Trump’s alternative realities

What to read and what to do about it

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– – – A Saturday morning ritual for many years, I read the New York Times more or less from cover to cover. When I can, I do it on paper. When I can’t, and that’s most of the time, I do it online. In recent years, I have started to prefer the online version even when the paper version is available to me. As global news go, it’s changed my way of staying informed, in part because what happens when reading online is that new links and stories come to attention – getting to them is much easier than on paper. As a consequence, whatever happens in that newspaper’s current coverage of President Donald Tump, is available in a multitude of ways; you can save it, share it, and review it. With Facebook and other social media as means of sharing, one end result is an spreading insight into the doings of one particular individual that stands out and causes worry: Never before has the world been treated to so much news about one sitting president in the United States.

Never before has a global civil society been as capable of mobilizing a healthy critique. As these few links below attest to:

NYT this morning: “It’s with a whiff of desperation that President Trump insists these days that he’s the chief executive Washington needs, the decisive dealmaker who, as he said during the campaign, “alone can fix it.” What America has seen so far is an inept White House led by a celebrity apprentice.

It’s not a common editorial, as editorials go. And neither is the news coverage of Donald Trump as president, business as usual. Rarely, and certainly not in my time reading that paper, has a news paper been as consistent, as clear, as critical, and as pervasive an agenda setter.

New York Times: A voice of sanity

150820141418-trump-time-magazine-780x439When Mr. Trump’s assistants can keep the edge of panic out of their voices, they insist that Mr. Trump has gotten more done in the early going than most presidents. And Mr. Trump is so adept at creating smoke that Americans might be forgiven for thinking that’s true. But at this point in the Obama presidency, which did inherit a mess, Congress had passed laws aimed at dragging the economy back from the brink of depression while committing $800 billion in Recovery Act spending to projects ranging from housing to roads to advanced energy technologies.”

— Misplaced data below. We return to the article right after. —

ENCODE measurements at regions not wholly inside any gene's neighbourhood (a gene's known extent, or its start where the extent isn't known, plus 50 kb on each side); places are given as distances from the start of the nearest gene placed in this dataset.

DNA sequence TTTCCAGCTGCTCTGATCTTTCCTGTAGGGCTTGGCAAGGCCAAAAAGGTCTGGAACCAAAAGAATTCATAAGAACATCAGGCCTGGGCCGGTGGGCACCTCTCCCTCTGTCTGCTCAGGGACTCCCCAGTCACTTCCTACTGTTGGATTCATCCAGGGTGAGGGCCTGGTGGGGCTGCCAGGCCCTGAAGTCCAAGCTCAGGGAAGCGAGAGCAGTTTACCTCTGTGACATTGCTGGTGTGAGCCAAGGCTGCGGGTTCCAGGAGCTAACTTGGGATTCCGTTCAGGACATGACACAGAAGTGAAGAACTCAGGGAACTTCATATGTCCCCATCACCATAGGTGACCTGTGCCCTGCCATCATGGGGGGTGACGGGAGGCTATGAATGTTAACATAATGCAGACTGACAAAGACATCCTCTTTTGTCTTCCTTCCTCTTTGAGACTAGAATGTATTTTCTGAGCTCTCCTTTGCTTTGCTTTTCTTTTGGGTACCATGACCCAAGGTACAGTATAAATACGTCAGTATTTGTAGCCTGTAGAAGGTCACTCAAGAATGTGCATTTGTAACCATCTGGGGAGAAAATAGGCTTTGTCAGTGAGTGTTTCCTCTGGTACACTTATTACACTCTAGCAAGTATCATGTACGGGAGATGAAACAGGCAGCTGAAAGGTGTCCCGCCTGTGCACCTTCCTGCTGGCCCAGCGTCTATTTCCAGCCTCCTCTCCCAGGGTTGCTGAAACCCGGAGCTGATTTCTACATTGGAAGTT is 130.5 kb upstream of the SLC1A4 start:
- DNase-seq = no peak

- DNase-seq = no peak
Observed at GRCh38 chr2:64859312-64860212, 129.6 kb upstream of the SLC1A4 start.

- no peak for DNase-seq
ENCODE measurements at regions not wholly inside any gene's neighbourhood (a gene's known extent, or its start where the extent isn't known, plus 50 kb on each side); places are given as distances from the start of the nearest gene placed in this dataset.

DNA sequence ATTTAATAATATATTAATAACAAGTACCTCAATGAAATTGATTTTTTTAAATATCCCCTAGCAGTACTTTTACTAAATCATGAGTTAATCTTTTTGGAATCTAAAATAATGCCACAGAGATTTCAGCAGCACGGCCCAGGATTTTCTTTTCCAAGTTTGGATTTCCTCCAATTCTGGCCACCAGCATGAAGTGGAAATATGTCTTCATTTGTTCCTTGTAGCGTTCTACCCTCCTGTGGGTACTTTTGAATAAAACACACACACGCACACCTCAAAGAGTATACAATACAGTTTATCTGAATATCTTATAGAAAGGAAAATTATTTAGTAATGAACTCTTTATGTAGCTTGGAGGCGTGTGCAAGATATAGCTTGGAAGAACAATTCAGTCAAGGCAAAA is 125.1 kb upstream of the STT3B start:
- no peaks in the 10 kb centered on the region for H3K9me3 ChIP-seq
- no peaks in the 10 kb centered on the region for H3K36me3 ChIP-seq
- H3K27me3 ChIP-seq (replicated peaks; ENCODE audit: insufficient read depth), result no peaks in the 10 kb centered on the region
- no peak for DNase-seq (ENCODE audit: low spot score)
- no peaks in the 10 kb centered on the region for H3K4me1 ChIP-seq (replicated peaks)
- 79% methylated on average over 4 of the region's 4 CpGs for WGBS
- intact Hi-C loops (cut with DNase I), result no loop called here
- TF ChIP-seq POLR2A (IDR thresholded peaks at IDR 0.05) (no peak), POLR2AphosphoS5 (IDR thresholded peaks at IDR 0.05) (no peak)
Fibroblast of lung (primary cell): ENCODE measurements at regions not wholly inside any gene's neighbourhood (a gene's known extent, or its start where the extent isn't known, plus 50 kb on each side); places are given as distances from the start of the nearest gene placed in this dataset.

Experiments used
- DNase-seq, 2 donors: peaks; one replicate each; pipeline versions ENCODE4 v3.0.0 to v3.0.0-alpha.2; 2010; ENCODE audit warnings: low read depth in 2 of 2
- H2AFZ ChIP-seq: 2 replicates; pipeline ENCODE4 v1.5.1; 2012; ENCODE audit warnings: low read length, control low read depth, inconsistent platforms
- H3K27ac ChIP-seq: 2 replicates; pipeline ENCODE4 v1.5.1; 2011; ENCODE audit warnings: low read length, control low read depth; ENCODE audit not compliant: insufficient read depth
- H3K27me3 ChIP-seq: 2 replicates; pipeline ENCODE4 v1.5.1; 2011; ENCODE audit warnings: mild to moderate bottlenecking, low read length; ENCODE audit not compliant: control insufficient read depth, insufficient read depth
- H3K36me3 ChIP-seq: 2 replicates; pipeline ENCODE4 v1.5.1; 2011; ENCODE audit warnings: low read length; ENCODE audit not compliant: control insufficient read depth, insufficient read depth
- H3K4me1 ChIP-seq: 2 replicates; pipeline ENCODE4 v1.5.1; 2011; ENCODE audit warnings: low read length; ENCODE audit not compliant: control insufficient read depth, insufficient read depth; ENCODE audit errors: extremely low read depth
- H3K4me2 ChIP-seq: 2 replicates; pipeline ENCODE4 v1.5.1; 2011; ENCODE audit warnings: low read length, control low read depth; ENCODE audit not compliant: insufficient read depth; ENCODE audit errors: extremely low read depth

TIME Magazine: Another one

In Time Magazine recently, another story about “disrupting” the White House:

intcover0227lr“Disruption can take many forms. Protesters have filled the streets, blocked airports and interrupted town-hall meetings by lawmakers across the country. Republicans, meanwhile, have been growing increasingly restless, with the House Oversight Committee probing Trump’s security protocols for discussing classified information at his weekend retreat in Mar-a-Lago, and Senate majority leader Mitch McConnell suggesting that the Senate investigation of Russian interference in the election would expand. Others in the GOP have raised concerns that their legislative hopes under unified Republican control could fade, given the confusion over Trump’s priorities on issues such as tax reform and trade. “There are a lot of questions on the part of the people who took the President home after the dance,” explains Republican Senator Pat Roberts of Kansas”.

And in the Atlantic: Containing Trump

The monthly magazine Atlantic also runs a regular newsfeed on US and world politics, worth our time: “He may well try to govern as an authoritarian. Whether he succeeds depends less on what he does than on how civil society responds”. 

And yes: What reason one may have to question journalism, there is all the better reason to emphasize how important media like these are for just that civil society response.

A strange thing then happens, I think. While the intelligent response is available, the usual news fare on President Trump in my own home country seldom reaches very high, and a great meany people in that US civil society tom whom the Atlantic refers, never opened a copy of The Atlantic, nor an issue of New York Times.

After Trump

The one thing I learned today, from reading through the news coming to me by clicking one link after the other, is this: There is a new watchdog group out there called After Trump. One of the cofounders is named Yascha Mounk.  And he says, according to The Atlantic: “Most people,” he told me, “are thinking about Trump as a policy problem: how he will lead to the deportation of undocumented immigrants or lead the U.S. to pull out of the Paris climate agreement. But I think Trump is also potentially an authoritarian threat to the survival of liberal democracy”.

Here is his website: After Trump.

Here is also a story by and of him in Slate. 

 

 

 

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